Getting into semantics


 

A discussion on Facebook prompted this question. If (endocrinopathic) laminitis is not inflammatory, why is it called laminitis? Being that ‘-itis’ refers to inflammation.
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-Olivia
May 2021, Bemidji, Minnesota
Jiji's Case History
Photo Album


Eleanor Kellon, VMD
 

Because it hasn't been given another name yet. The -itis part originates primarily from observations of the after effects - heat, pain, bounding pulses - but those are a reaction to the damage, not the primary cause. The inflammation is a clean-up reaction. It should be called something like laminopathy.
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Eleanor in PA

www.drkellon.com 
EC Owner 2001
The first step to wisdom is "I don't know."


Sherry Morse
 

To add to Dr. Kellon's explanation the 'larger' (and I put that in quotes because it's the best term I can come up with this early in the morning) issue is that changing a name of something like this is like turning a glacier - it's going to take a very long time and possibly a whole generation of vets/textbooks/professors/owners to change the name to something that's more specific to what it actually is vs. using a term that describes the symptoms based on what used to be known.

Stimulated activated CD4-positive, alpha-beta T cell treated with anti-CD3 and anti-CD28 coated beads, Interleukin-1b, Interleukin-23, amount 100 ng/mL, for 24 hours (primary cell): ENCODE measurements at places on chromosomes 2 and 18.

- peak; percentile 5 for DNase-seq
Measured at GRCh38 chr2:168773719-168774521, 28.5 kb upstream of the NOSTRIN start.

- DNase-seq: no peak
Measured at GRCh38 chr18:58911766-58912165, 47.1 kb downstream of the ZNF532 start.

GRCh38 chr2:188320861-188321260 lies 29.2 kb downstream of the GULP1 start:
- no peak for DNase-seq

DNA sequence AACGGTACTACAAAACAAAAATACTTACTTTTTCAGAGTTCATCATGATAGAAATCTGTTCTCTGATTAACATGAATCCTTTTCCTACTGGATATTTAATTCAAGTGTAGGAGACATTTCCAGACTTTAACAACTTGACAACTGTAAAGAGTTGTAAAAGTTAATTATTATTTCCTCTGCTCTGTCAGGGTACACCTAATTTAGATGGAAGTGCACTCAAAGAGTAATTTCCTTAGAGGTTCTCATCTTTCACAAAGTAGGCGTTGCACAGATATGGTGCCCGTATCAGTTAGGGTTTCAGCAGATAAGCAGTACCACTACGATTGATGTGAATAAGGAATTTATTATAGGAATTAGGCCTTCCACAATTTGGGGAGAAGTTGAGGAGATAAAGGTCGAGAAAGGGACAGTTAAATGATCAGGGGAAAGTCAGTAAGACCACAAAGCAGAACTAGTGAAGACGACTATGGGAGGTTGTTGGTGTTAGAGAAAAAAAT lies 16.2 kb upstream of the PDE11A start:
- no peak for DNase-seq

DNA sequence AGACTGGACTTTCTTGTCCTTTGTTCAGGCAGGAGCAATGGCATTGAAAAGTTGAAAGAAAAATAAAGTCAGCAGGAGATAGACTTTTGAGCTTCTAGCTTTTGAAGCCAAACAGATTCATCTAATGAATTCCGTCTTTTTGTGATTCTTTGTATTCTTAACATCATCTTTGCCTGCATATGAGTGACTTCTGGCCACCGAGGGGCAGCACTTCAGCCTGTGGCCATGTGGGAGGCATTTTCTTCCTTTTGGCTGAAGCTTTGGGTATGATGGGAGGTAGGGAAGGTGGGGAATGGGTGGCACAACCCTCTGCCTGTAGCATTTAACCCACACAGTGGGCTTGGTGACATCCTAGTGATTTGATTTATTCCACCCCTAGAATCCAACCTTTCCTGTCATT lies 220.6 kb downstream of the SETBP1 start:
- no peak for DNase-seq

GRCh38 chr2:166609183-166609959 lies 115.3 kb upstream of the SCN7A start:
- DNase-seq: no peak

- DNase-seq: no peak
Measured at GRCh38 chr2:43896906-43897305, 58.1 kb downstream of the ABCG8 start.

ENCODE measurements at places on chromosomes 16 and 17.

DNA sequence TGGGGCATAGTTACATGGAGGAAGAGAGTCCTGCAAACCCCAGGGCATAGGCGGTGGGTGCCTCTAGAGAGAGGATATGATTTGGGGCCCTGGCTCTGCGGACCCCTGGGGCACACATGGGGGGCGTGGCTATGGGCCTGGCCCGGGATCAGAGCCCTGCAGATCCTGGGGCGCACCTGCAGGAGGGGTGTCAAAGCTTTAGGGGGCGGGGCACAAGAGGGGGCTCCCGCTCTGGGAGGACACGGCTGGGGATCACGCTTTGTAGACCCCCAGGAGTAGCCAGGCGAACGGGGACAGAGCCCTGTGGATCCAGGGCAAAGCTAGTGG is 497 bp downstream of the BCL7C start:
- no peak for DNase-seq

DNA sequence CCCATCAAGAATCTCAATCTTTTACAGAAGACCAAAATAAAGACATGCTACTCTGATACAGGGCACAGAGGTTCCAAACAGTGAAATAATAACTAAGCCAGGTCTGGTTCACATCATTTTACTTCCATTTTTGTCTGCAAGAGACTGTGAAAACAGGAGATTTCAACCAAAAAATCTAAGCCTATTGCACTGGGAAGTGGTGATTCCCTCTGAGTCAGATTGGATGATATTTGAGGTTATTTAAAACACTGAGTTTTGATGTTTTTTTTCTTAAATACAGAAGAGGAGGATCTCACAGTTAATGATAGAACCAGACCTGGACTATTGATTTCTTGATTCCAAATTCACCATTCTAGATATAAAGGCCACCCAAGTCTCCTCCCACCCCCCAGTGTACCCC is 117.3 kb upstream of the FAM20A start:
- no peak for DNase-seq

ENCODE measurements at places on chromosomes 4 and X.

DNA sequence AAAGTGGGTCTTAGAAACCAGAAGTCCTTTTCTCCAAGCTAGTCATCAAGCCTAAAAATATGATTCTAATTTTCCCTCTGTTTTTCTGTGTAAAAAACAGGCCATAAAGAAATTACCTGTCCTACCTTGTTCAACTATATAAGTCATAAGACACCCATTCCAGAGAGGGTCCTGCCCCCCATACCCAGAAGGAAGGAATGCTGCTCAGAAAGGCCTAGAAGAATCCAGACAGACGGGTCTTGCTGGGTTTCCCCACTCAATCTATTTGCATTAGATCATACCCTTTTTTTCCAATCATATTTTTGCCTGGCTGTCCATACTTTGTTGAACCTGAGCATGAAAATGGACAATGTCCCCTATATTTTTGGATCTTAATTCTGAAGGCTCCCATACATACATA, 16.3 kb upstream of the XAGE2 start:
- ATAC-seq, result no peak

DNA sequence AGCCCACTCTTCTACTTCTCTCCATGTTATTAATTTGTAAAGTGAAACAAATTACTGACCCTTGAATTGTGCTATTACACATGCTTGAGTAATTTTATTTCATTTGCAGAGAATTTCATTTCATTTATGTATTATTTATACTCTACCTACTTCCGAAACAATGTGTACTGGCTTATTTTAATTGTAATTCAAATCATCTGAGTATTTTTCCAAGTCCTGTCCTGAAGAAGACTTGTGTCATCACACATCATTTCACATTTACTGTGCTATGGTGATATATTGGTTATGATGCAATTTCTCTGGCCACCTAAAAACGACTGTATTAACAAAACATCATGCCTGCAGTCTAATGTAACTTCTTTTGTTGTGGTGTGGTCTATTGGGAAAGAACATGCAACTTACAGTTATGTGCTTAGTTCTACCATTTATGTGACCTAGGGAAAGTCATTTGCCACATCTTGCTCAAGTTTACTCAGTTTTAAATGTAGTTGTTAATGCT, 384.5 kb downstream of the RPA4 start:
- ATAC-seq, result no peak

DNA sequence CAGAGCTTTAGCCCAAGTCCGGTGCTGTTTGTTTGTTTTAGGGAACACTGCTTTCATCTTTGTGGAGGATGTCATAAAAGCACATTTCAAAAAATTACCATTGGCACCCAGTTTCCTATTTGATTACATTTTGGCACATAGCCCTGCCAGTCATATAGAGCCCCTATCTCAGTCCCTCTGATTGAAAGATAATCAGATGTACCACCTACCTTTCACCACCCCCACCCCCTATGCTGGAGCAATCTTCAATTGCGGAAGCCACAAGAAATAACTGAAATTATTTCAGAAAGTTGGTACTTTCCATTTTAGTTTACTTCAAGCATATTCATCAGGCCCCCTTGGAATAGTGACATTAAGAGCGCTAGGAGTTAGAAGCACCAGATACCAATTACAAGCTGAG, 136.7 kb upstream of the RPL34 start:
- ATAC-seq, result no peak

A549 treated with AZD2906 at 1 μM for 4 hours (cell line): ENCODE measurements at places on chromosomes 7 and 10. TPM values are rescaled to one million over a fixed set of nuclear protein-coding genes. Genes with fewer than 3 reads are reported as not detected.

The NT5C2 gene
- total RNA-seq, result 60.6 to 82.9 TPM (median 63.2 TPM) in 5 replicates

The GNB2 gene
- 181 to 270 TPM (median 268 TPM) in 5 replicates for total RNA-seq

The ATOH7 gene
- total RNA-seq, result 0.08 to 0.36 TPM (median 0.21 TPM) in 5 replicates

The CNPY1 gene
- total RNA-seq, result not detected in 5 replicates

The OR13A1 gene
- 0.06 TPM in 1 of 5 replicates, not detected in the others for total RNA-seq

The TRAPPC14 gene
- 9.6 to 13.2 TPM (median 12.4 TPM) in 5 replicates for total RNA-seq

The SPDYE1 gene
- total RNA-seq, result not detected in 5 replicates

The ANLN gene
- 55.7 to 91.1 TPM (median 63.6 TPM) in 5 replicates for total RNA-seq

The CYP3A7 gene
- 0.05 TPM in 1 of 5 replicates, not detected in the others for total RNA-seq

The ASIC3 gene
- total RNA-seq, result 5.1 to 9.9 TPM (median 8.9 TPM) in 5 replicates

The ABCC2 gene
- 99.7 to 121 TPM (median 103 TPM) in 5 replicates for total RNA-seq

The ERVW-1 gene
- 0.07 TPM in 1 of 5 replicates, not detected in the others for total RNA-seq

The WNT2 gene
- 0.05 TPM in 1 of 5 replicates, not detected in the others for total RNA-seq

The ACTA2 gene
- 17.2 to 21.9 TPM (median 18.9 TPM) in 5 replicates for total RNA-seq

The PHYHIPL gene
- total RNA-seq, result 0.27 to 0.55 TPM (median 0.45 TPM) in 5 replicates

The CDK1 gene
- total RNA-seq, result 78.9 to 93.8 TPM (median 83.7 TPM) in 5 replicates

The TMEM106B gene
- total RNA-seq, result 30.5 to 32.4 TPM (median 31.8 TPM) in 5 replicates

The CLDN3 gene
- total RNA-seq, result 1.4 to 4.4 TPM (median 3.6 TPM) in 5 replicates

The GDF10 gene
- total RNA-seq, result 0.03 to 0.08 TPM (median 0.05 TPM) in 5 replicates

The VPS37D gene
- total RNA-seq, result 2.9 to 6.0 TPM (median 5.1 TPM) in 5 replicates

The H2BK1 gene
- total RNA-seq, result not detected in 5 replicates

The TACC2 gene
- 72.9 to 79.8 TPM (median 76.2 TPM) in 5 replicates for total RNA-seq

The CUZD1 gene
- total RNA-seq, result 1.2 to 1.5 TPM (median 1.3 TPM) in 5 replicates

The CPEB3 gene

It's come up a few times on the ECIR Facebook page as well and we are in agreement it's not the best name given our knowledge now but it's what the world is used to.  




On Sunday, September 11, 2022 at 10:42:22 PM EDT, Olivia <estey.olivia@...> wrote:


A discussion on Facebook prompted this question. If (endocrinopathic) laminitis is not inflammatory, why is it called laminitis? Being that ‘-itis’ refers to inflammation.
--
-Olivia
May 2021, Bemidji, Minnesota
Jiji's Case History
Photo Album